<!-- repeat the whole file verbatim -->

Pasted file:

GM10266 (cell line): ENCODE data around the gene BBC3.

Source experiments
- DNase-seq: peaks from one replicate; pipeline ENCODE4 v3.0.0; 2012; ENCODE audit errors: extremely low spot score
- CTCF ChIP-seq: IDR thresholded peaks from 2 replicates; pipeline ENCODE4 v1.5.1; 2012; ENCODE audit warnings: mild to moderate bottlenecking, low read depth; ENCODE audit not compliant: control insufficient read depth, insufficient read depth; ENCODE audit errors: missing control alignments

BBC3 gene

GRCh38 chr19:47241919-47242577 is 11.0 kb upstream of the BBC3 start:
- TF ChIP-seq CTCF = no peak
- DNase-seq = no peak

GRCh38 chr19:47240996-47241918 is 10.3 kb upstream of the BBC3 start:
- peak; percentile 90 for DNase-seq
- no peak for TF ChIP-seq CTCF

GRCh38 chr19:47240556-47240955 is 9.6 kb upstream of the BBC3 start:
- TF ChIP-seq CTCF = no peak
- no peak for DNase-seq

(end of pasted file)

GM10266 (cell line): ENCODE data around the gene BBC3.

Source experiments
- DNase-seq: peaks from one replicate; pipeline ENCODE4 v3.0.0; 2012; ENCODE audit errors: extremely low spot score
- CTCF ChIP-seq: IDR thresholded peaks from 2 replicates; pipeline ENCODE4 v1.5.1; 2012; ENCODE audit warnings: mild to moderate bottlenecking, low read depth; ENCODE audit not compliant: control insufficient read depth, insufficient read depth; ENCODE audit errors: missing control alignments

BBC3 gene

GRCh38 chr19:47241919-47242577 is 11.0 kb upstream of the BBC3 start:
- TF ChIP-seq CTCF = no peak
- DNase-seq = no peak

GRCh38 chr19:47240996-47241918 is 10.3 kb upstream of the BBC3 start:
- peak; percentile 90 for DNase-seq
- no peak for TF ChIP-seq CTCF

GRCh38 chr19:47240556-47240955 is 9.6 kb upstream of the BBC3 start:
- TF ChIP-seq CTCF = no peak
- no peak for DNase-seq